It was a huge fiesta in the rain. The lucky ones sat in the stands and the rest on open benches, drying out a little when the sun fitfully appeared, and roaring their hearts out as if this were Munich on World Cup day, not a soaking Sabbath in Portland. All 35,548 of them were crammed into creaky old Civic Stadium that was built in the '20s with greyhound racing in mind but which in the future may be recognized as the place where soccer in North America had its coming-of-age party. The NASL final between the Seattle Sounders and the Cosmos—officials would prefer you to call it Soccer Bowl '77—was the culmination of a season that has changed the face of the sport in the U.S. And the game itself was a special kind of soccer, gaining in drama and passion because everything hung on the day. You could call it Cup Fever.
The pairing in Portland was classic underdog versus superdog. To the right, the Cosmos, a team on which millions of dollars had been lavished by Warner Communications. On the left, the Sounders, described by Seattle's own Post-Intelligencer last week as "a gang of [coach] Jimmy Gabriel's old cronies from the homeland." That was self-deprecatory flummery, of course. The paper made it plain that it really loved the bunch of hard-nosed pros from the lower divisions of the English League.
If not among the players, then in the Cosmos' camp there were certain airs and graces detectable before the game. "Wouldn't it be fine," mused a team official on the eve of the match, "if the Cosmos could represent America in the World Cup?" It was explained to him that only citizens could represent a nation in that competition, and clearly many of the Cosmos' leading lights were not U.S. citizens—Pel�, Franz Beckenbauer and Giorgio Chinaglia, to name three.
"So why doesn't Warners buy Nicaragua or maybe Scotland?" was the rejoinder.
"Quiet," a third voice said, "or it'll be up at the next board meeting."
It was just as well he couldn't be heard at Civic Stadium, which was packed mainly by Sounders fans. THE YEAR SEATTLE SLEW THE COSMOS read one of the more literate hand-painted signs. Another, smaller one indicated yet a further reason for the day to be accorded a place in soccer history. FELICIDADES PEL�, it said.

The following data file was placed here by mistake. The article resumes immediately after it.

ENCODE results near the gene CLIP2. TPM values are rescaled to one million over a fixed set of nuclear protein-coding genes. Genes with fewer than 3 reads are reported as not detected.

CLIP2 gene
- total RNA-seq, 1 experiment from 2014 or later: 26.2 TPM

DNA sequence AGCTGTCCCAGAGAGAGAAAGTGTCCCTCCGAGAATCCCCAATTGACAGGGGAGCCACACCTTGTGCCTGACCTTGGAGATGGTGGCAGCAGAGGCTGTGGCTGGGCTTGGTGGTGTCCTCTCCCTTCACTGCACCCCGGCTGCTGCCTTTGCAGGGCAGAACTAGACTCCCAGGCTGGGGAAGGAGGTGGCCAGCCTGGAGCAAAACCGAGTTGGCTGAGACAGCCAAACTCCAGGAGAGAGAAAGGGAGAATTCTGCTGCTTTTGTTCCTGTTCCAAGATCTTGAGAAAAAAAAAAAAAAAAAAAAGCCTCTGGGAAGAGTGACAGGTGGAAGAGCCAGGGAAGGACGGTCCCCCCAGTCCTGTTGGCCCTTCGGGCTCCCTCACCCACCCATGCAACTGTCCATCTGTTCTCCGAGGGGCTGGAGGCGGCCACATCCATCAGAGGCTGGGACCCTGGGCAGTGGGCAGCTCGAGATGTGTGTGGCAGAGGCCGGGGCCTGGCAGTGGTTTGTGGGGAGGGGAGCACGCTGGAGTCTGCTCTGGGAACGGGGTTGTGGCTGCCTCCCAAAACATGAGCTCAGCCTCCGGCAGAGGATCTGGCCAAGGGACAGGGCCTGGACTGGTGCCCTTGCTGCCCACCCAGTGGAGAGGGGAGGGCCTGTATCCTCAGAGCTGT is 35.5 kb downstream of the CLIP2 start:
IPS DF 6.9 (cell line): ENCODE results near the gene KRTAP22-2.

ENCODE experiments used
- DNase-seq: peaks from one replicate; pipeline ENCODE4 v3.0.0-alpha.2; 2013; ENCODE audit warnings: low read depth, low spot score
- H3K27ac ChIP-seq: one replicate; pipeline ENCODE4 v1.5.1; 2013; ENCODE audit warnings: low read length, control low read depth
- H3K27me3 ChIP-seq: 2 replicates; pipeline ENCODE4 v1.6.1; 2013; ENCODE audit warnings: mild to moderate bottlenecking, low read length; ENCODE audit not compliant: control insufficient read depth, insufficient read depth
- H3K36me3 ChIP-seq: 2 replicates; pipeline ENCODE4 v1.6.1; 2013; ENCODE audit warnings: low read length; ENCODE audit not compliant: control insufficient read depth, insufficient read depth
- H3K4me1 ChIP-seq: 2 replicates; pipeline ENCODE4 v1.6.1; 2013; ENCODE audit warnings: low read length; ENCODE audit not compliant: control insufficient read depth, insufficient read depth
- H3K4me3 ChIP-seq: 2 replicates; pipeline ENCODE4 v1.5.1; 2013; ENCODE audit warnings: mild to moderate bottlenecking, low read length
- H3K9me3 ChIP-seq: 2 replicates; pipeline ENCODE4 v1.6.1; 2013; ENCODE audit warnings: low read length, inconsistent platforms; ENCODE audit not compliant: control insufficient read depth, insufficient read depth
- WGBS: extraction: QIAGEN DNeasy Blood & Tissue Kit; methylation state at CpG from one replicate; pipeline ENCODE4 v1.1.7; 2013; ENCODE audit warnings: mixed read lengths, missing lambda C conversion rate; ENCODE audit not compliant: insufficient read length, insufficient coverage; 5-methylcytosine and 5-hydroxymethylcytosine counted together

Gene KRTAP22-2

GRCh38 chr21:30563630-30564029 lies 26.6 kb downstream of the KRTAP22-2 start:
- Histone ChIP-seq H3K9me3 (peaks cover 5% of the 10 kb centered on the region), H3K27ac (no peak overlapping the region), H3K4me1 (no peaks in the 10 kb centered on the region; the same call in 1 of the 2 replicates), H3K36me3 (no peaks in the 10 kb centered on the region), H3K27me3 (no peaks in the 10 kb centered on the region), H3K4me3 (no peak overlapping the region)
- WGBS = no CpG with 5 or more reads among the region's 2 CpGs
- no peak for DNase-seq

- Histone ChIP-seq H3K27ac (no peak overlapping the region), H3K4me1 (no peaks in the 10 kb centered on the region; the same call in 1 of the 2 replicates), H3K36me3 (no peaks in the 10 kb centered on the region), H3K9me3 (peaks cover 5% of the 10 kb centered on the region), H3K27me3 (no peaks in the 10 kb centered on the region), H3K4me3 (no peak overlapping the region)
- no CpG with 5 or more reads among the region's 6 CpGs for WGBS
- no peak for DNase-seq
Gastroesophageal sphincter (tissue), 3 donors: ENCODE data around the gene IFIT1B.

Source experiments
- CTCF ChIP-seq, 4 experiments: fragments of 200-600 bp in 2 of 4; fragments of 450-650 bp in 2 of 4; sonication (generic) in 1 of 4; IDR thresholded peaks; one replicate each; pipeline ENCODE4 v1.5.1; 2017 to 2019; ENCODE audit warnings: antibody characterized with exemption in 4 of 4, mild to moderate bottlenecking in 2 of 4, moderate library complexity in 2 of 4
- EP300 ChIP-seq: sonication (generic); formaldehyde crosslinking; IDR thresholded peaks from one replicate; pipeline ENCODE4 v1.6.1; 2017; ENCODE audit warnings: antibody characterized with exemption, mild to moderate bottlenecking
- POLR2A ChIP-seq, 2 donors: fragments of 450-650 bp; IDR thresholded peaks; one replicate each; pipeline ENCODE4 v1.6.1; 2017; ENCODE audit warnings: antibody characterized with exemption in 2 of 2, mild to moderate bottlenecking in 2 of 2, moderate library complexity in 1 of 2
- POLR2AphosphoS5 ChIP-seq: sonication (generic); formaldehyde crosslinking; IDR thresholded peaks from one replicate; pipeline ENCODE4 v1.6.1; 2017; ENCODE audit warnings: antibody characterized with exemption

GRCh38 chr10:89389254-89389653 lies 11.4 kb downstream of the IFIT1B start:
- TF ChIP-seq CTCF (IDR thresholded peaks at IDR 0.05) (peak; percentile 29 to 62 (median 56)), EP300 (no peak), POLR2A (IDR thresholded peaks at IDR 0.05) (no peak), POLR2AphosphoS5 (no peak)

And the elegaic sky, low and weeping, was indeed a fitting backcloth against which to see the last of the great player. There will be other farewell appearances for him but not another game that matters in the record books. The neat, compact, wrinkle-browed magician has had a greater influence on the game than any other player of his time. Three years ago Pel� of Brazil became Pel� of the Cosmos, of New York, of the U.S.A. It would be dishonest to pretend this was still the Pel� of Brazil's three World Cup triumphs. The great skills were there, but necessarily doled out in smaller quantities over 90 minutes of play. It didn't matter much. In three years, not to labor the point, Pel� has made soccer big league in North America.
And so, in Portland on Sunday, the crowd was a little torn between seeing its side win and seeing Pel� go out with a bang, rather than something less. An exception was Jimmy Gabriel. "Pel�'s won enough medals," he declared dourly, if understandably.
And the Sounders started as if they were going to make sure of that. In the first minute Dave Gillet bundled Chinaglia head over heels and Micky Cave blazed the ball over the Cosmos' crossbar in the first of what turned out to be an endless series of near things for Cosmos Goalie Shep Messing. Jimmy Robertson, Seattle's Glaswegian right wing, had Carlos Alberto, the Cosmos' most recent Brazilian acquisition, clearing wildly upfield in contrast to what would normally be his thoughtful pass to a midfielder. Only Steve Hunt for the Cosmos looked aggressive. And for long periods in the first half he was left alone up front.
The Sounders kept charging, committing almost everything to the attack, with the Cosmos' midfield apparently unable to exploit the huge gaps that this left. And they came close indeed to taking an early lead that might have unmanned the Cosmos, who appeared to have little stomach for offense. Jocky Scott hit a ball that struck the Cosmos' crossbar and rebounded to Cave. Cave slammed it into the net and was running back in joy before he realized the official had whistled for offside. It was a hairline decision, and it may have decided the game. For, shortly after that, almost 20 minutes into the half, Hunt's one-man army was finally rewarded for its repeated, unaided forays.